Paul Klee, the musician who became a painter
Son of two musicians, at the age of 12, he already played the violin at Berna Orchestra. Klee has been called many things: father of abstract art, the Bauhaus School master and even the inventor of Surrealism. He is definitely regarded as one of the 20th century’s key artists.
Klee is a not only a main figure as art creator but was also a gifted violinist, music lover as well as a superb writer and voracious reader. Even when he filled his works with diminute squares and rectangles, his paintings pulse with rhythm motivated by the modulations of Mozart and Bach, or the cadence of poems by Apollinaire and Rilke, one of his close friends.
He was great connoisseur of Western art history and taught at Bauhaus School with his best friend, Wassily Kandinsky.
He really is a very hard artist to pin down. Indeed, the Swiss-German artist is tied to numerous groundbreaking 20th century movements, from German Expressionism to Dada. But his work isn’t easily bucketed into a single category.
He invented his personal world: a system of throbbing forms, mystical hieroglyphs and otherworldly creatures that he imagined to populate his compositions.
These strange symbols marked some of the first efforts in the 20th century to embed spiritual content and the subconscious into Abstract Art.
In turn, they inspired both Surrealism and Abstract Expressionism. Influential painters, from Joan Miró and Salvador Dali to Mark Rothko and Robert Motherwell, cited Klee as a lodestar.
In the early 1900s, Klee radically broke with a millennia old tradition in art: the faithful representation of objects from the real world. Along with Picasso and other avant-garde artists, he avoided recognisable content, contributing to a form of art that would come to be known as “Abstraction.”
Klee was an early adopter of this movement and a member of one of German Expressionism’s regional factions, Der Blaue Reiter (Blue Raider), a Munich-based group of artists founded by Wassily Kandinsky and Franz Marc. They bound together by the belief that art should express the metaphysical realm.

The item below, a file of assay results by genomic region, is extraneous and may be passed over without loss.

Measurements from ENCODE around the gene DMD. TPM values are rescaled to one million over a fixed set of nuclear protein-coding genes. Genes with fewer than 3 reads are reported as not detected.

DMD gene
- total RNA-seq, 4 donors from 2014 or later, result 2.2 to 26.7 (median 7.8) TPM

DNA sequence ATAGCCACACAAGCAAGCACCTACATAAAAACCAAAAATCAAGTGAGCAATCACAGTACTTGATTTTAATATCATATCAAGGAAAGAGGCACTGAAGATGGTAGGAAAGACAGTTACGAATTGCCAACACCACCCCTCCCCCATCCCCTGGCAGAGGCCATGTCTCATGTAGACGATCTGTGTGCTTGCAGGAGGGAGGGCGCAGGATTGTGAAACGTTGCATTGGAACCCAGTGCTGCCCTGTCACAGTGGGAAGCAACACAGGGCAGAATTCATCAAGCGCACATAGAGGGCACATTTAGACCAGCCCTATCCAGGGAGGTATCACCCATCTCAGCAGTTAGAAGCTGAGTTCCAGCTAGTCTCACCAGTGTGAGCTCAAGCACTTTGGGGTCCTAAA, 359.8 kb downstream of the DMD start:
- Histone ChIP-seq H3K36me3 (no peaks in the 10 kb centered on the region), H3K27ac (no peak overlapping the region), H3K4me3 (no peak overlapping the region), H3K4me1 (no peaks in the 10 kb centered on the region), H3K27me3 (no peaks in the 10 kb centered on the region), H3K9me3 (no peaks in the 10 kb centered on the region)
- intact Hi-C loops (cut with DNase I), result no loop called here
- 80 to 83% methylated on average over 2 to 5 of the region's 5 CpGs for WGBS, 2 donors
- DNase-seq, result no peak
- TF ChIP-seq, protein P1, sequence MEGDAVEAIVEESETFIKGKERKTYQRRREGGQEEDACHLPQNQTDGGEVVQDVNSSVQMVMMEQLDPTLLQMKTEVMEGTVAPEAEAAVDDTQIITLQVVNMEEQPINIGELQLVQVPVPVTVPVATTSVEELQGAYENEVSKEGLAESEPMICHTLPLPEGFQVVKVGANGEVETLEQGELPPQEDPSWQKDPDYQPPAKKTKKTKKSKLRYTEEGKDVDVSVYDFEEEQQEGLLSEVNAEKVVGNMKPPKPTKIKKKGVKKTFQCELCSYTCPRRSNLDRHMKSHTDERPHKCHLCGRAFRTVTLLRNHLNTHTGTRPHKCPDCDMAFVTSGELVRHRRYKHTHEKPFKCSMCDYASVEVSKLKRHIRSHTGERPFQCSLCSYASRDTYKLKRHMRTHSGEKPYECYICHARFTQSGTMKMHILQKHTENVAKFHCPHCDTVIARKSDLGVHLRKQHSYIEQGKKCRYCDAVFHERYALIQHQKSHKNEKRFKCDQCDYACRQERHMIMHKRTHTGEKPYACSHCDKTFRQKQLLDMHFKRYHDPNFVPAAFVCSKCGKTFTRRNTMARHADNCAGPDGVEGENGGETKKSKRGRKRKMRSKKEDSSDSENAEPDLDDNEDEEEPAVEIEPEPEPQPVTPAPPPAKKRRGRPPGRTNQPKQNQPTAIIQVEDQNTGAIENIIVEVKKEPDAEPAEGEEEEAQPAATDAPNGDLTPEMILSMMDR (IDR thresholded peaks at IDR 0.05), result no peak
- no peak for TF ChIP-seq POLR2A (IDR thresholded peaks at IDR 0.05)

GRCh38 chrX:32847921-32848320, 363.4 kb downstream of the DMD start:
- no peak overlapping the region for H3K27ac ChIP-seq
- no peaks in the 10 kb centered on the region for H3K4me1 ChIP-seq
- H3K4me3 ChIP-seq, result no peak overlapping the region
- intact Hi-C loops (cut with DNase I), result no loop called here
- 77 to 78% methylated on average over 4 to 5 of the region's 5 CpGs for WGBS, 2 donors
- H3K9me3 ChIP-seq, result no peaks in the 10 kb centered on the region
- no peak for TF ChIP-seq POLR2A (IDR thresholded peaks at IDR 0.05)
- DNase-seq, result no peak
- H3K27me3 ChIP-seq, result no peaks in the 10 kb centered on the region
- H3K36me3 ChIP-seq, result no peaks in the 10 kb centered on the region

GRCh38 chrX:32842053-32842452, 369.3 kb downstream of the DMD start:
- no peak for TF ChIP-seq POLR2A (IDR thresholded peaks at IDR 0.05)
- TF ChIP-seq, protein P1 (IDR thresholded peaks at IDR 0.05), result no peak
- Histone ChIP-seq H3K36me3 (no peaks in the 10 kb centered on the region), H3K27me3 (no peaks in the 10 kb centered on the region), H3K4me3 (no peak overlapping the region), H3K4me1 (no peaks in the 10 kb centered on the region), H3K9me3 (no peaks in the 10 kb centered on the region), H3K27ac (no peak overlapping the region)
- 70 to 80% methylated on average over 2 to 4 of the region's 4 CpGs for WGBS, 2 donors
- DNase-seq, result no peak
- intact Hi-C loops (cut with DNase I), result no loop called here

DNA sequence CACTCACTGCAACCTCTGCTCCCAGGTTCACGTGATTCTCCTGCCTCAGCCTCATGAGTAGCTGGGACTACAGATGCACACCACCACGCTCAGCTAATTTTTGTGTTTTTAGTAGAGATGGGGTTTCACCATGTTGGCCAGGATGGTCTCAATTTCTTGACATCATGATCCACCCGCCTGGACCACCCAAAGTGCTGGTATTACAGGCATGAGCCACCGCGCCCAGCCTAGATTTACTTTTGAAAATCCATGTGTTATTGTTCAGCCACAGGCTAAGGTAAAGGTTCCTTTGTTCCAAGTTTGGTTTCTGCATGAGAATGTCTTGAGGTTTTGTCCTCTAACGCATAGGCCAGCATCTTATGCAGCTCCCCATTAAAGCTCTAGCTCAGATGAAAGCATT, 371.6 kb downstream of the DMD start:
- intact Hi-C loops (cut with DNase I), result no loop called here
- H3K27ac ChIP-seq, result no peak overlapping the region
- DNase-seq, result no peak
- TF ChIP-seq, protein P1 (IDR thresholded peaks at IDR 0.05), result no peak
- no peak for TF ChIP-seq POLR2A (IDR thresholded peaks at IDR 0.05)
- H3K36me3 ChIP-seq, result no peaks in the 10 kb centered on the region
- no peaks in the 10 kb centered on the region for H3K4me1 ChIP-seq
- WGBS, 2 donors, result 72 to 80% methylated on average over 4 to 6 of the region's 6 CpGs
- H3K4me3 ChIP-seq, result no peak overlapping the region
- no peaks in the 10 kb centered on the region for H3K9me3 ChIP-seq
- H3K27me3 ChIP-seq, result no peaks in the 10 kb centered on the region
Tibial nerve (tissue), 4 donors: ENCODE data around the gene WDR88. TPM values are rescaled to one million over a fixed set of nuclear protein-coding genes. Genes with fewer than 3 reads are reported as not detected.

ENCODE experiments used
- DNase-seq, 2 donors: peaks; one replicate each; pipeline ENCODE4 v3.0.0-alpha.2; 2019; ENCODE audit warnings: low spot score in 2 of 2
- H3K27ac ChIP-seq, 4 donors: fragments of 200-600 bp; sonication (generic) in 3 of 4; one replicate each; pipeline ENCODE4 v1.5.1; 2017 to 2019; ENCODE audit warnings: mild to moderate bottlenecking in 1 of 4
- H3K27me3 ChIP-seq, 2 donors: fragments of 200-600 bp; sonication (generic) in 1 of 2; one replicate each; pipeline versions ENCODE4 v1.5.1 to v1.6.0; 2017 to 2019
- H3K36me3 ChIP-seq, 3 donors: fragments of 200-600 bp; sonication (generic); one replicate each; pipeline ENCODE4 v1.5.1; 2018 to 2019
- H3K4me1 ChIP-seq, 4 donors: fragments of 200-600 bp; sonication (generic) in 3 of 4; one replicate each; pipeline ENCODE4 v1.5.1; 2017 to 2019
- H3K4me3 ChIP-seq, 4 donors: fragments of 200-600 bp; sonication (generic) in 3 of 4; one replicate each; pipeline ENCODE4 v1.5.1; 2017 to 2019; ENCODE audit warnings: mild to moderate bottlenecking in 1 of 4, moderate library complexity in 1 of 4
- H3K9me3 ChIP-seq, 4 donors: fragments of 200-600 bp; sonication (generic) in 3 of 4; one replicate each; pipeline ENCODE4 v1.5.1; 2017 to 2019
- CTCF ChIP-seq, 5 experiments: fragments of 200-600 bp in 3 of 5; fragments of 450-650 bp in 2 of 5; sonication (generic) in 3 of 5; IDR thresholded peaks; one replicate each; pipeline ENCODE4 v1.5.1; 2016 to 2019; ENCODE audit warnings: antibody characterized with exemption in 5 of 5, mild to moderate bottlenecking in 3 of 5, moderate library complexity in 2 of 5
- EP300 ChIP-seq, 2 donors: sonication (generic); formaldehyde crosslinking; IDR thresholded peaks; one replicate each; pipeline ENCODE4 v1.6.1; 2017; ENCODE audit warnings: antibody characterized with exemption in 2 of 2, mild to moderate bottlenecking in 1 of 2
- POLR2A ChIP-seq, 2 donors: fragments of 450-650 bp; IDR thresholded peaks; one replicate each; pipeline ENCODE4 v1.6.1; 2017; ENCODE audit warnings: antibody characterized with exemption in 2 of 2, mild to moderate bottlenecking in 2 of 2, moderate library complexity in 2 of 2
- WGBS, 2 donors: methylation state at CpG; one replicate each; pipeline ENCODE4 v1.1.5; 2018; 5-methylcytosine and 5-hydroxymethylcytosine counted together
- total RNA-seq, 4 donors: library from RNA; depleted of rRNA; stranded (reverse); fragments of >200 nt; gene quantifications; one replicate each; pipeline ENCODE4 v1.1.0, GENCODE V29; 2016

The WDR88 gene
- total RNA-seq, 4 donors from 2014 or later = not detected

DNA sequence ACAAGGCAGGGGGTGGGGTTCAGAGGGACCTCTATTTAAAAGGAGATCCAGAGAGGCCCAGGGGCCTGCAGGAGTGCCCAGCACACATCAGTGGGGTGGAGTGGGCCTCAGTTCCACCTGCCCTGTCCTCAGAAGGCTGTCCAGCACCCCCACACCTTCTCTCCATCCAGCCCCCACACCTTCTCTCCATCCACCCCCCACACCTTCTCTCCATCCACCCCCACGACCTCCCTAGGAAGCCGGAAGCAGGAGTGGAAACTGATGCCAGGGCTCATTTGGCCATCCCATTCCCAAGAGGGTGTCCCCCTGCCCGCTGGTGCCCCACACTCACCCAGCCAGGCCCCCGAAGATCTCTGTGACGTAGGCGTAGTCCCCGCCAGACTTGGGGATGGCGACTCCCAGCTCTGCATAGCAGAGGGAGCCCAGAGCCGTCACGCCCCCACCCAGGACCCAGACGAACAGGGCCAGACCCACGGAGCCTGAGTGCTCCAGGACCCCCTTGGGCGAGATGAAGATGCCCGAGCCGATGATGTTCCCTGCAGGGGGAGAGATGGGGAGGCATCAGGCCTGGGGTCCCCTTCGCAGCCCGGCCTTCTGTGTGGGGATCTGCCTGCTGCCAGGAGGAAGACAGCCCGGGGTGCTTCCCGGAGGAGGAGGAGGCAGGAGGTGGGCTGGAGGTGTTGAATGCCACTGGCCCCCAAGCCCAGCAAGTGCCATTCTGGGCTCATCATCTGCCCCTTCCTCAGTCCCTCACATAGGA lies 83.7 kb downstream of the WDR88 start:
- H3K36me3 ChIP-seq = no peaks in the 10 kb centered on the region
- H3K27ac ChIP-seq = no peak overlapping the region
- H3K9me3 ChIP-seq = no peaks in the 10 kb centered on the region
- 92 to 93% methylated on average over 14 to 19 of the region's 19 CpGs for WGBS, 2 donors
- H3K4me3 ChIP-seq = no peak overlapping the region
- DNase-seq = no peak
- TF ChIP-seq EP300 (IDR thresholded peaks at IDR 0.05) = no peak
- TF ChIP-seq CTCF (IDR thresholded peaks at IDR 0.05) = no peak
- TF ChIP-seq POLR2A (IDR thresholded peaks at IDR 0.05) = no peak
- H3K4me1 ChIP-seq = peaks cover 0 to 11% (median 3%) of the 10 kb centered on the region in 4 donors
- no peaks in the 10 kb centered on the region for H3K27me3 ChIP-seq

This interest was galvanised with First World War and the deaths of his artist peers Marc and Macke in battle.
As war traumas expanded, abstract artists like Klee sought refuge in forms of expression that were divorced from the material world. His pictures produced teemed with lines and colours that crashed together ecstatically. He cropped up fantastical elements.
Kandinsky’s manifesto in his fascinating book, “The Spiritual in Art” (1911) served as Der Blaue Reiter’s sacred text and inspired not only Klee’s early paintings but also his own seminal text, “Creative Credo” (1920), whose punchline, influenced both his contemporaries and his Surrealist scions.
“The artist must train not only his eye but also his soul.”
“Colour is a means of exerting direct influence on the soul.”
Klee caught the attention of Walter Gropius, the founder of the Bauhaus School in Weimar, which united art and craft and stressed function as well as form.
Gropius invited Klee to teach there and Kandinsky followed him. They worked alongside various young artists like Lyonel Feininger, Moholy-Nagy, Oskar Schlemmer and Johannes Itten. Klee and Kandinsky’s lessons at Bauhaus helped formalise the tenets of abstract art and modern design.